The interior of "My Enchanted Cottage" is seen after an earthquake, Thursday, July 4, 2019, in Ridgecrest, Calif. The earthquake shook a large swath of Southern California and parts of Nevada on Thursday, rattling nerves on the July 4th holiday and causing injuries and damage in the town near the epicenter, followed by a swarm of ongoing aftershocks. (Jessica Weston/The Daily Independent via AP)
LOS ANGELES, July 6: The Latest on Southern California’s strongest earthquake in 20 years.
An earthquake with a preliminary magnitude of 6.9 has jolted Southern California, but there are no immediate reports of damage or injuries.
The U.S. Geological Survey says the quake hit at 8:19 p.m. Friday and was centered 11 miles from Ridgecrest, where a magnitude 6.4 quake struck on Thursday. The agency initially said the earthquake had a magnitude of 7.1.
The quake was felt downtown as a rolling motion that seemed to last at least a half-minute. It was felt as far away as Las Vegas, and the USGS says it also was felt in Mexico.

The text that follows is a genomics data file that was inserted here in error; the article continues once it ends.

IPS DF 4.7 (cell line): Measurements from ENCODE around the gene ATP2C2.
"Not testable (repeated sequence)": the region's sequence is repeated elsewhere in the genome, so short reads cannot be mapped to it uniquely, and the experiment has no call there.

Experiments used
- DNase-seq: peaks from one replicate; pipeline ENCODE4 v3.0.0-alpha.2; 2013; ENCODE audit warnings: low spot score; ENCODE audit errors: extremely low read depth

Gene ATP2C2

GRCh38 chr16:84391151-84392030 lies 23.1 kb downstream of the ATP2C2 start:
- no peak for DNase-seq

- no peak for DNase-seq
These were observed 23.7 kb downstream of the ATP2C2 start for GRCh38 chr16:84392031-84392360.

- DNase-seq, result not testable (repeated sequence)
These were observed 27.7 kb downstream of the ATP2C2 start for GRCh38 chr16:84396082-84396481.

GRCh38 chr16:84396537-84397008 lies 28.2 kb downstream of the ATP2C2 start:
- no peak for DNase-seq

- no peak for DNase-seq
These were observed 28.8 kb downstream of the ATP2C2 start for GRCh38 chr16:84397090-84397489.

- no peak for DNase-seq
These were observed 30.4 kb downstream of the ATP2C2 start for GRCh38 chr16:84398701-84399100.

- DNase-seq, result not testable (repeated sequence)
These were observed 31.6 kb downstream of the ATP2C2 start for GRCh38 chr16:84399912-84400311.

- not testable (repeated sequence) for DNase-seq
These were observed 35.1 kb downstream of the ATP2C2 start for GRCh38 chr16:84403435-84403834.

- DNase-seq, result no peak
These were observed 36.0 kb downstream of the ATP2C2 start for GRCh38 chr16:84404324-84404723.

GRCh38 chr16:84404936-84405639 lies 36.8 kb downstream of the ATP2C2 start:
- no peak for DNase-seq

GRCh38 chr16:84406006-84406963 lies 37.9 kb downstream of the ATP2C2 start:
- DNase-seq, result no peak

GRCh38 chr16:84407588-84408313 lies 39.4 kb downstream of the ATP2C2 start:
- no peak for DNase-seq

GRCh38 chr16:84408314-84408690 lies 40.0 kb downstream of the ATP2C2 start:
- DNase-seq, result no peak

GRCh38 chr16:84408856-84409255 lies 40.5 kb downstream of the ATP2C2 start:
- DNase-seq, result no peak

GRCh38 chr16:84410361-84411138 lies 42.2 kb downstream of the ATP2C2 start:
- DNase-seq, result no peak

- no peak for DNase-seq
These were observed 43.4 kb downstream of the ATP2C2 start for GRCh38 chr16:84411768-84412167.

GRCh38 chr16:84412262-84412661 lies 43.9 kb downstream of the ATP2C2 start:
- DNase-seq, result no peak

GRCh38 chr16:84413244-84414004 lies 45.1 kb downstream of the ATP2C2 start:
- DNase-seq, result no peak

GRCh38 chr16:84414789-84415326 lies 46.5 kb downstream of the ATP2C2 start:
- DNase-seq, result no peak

If the preliminary magnitude is correct, it would be the largest Southern California quake in 20 years.
Seismologists say there have been 1,700 aftershocks in the wake of the strongest earthquake to hit Southern California in 20 years but the chances of another large temblor are diminishing.
A magnitude 5.4 quake at 4:07 a.m. Friday is so far the strongest aftershock of Thursday’s 6.4 quake, which struck in the Mojave Desert near the town of Ridgecrest.
Zachary Ross of the California Institute of Technology says the number of aftershocks might be slightly higher than average. He also says a quake of that size could continue producing aftershocks for years.
The quake caused some damage to buildings and roads in and around Ridgecrest.
However, seismologists say it’s unlikely the quake will affect any fault lines away from the immediate area, such as the mighty San Andreas.